In all of the cases, Crown lawyers will provide information to defence counsel and decisions will be made about how to proceed. It could result in a number of steps, he said, such as applications to introduce fresh evidence or applications to the federal justice minister to review a case.

Dr. Barry McLellan, the chief coroner, also said he has passed information about Smith's performance to the professional body that disciplines doctors, the Ontario College of Physicians and Surgeons. "The appropriate information has been passed on," McLellan said.

Smith is practising in British Columbia, according to online registration information held by the college.

McLellan said he was surprised and concerned by the findings of the review, which he ordered in 2005. The review began after a number of child-death cases that hinged on Smith's work collapsed. Smith was the director of Ontario's pediatric forensic pathology unit at the Hospital for Sick Children in Toronto.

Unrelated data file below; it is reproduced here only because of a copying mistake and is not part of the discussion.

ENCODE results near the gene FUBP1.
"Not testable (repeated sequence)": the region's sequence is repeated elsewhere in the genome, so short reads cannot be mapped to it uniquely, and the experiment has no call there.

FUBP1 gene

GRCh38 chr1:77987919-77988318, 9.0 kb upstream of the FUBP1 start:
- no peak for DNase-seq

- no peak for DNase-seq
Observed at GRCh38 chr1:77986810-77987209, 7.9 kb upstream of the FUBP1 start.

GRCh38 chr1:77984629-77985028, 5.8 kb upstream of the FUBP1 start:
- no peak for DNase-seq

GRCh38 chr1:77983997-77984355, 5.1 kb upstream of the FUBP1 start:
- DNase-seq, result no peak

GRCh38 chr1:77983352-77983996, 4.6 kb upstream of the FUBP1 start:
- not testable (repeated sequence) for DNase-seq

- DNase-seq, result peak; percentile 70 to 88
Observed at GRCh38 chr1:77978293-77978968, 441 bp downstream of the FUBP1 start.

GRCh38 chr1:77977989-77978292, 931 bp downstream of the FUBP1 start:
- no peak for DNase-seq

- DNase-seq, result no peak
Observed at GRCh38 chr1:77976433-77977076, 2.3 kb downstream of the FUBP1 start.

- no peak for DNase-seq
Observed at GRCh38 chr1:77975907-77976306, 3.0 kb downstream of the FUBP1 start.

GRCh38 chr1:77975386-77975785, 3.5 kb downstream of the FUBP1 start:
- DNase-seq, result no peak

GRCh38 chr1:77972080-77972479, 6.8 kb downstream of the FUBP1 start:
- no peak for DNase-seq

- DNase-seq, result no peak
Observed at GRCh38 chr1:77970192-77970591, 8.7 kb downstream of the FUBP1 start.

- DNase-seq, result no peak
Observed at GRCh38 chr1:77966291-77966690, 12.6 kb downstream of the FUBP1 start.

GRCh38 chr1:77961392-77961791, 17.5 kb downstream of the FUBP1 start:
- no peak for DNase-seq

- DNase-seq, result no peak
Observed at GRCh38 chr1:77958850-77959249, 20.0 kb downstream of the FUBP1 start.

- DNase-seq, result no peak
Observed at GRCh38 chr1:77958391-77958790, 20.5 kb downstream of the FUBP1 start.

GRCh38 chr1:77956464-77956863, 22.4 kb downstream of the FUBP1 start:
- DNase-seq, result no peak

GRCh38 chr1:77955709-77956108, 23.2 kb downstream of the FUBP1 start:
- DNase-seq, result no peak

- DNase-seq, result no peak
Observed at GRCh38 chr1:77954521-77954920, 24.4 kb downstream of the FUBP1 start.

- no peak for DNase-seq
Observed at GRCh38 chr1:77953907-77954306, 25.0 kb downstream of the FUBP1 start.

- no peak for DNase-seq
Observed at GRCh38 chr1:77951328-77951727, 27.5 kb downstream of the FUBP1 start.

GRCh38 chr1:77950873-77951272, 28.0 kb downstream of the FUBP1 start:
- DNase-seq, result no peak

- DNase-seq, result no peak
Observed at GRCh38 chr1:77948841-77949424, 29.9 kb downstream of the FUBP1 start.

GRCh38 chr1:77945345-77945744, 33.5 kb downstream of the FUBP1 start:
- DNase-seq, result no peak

"If there's been one wrongful conviction, that's a terrible thing," McLellan said.

He said the review findings in each of the 45 cases is being passed on to the families of those affected, wherever possible, and lawyers.

Peter Wardle, the lawyer who represents Louise Reynolds, said he hasn't yet received the report but expects to receive it soon.

"I've been told what it says," Wardle told the Whig-Standard in a telephone interview last night. "It says that the people who did the review did not agree with Dr. Smith's conclusions."

Smith concluded that Reynolds stabbed Sharon to death with scissors or a knife.

Wardle represents Reynolds in a civil lawsuit against Smith and Kingston Police.

Reynolds was charged with second-degree murder, largely because of Smith's opinion. He later changed his opinion after other forensic experts concluded a pit bull terrier inflicted most of Sharon's injuries.

Reynolds, who no longer lives in Kingston, spent nearly two years in custody awaiting a trial that did not take place.

Wardle said yesterday's revelations help the civil case.

"It helps us in the sense that I think it's going to be pretty hard for Dr. Smith to now say that in any of these cases that he did a good job," the lawyer said.

A Peterborough woman who was wrongly accused of murdering her daughter, based on faulty work by Smith, also is suing him.